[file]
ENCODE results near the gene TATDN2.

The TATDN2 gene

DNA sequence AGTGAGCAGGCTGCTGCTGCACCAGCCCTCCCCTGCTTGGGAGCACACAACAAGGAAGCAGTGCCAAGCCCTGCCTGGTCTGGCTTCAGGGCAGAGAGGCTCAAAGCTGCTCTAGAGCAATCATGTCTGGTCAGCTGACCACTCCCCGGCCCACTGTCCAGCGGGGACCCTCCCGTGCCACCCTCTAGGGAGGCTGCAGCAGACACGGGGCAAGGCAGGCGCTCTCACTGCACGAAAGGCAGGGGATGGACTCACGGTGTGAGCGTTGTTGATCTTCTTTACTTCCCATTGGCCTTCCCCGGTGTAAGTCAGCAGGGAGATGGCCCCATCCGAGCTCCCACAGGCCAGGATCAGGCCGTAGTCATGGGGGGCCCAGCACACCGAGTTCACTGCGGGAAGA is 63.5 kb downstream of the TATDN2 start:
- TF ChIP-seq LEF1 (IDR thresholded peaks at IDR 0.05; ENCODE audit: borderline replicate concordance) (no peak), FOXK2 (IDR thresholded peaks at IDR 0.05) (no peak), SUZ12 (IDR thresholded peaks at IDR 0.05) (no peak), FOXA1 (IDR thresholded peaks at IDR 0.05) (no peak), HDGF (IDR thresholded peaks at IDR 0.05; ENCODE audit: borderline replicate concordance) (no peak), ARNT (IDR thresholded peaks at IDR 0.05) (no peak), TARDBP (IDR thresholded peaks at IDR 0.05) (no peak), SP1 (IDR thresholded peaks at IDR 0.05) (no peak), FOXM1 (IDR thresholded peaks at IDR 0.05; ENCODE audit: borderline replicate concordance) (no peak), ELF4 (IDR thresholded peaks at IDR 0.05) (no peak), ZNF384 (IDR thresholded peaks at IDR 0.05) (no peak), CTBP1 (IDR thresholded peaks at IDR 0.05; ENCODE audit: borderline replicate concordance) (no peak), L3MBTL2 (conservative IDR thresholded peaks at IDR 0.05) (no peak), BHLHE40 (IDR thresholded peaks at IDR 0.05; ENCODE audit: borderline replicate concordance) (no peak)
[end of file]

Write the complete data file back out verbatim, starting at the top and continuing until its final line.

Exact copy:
ENCODE results near the gene TATDN2.

The TATDN2 gene

DNA sequence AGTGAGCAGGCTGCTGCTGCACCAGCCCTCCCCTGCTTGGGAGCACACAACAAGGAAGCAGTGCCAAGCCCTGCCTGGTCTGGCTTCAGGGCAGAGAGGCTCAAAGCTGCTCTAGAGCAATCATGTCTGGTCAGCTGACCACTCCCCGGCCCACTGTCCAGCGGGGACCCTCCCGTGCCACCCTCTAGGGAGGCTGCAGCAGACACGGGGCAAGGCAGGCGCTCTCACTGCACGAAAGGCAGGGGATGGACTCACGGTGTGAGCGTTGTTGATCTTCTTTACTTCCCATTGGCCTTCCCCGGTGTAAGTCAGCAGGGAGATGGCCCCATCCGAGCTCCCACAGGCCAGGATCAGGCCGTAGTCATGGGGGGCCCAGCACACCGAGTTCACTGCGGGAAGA is 63.5 kb downstream of the TATDN2 start:
- TF ChIP-seq LEF1 (IDR thresholded peaks at IDR 0.05; ENCODE audit: borderline replicate concordance) (no peak), FOXK2 (IDR thresholded peaks at IDR 0.05) (no peak), SUZ12 (IDR thresholded peaks at IDR 0.05) (no peak), FOXA1 (IDR thresholded peaks at IDR 0.05) (no peak), HDGF (IDR thresholded peaks at IDR 0.05; ENCODE audit: borderline replicate concordance) (no peak), ARNT (IDR thresholded peaks at IDR 0.05) (no peak), TARDBP (IDR thresholded peaks at IDR 0.05) (no peak), SP1 (IDR thresholded peaks at IDR 0.05) (no peak), FOXM1 (IDR thresholded peaks at IDR 0.05; ENCODE audit: borderline replicate concordance) (no peak), ELF4 (IDR thresholded peaks at IDR 0.05) (no peak), ZNF384 (IDR thresholded peaks at IDR 0.05) (no peak), CTBP1 (IDR thresholded peaks at IDR 0.05; ENCODE audit: borderline replicate concordance) (no peak), L3MBTL2 (conservative IDR thresholded peaks at IDR 0.05) (no peak), BHLHE40 (IDR thresholded peaks at IDR 0.05; ENCODE audit: borderline replicate concordance) (no peak)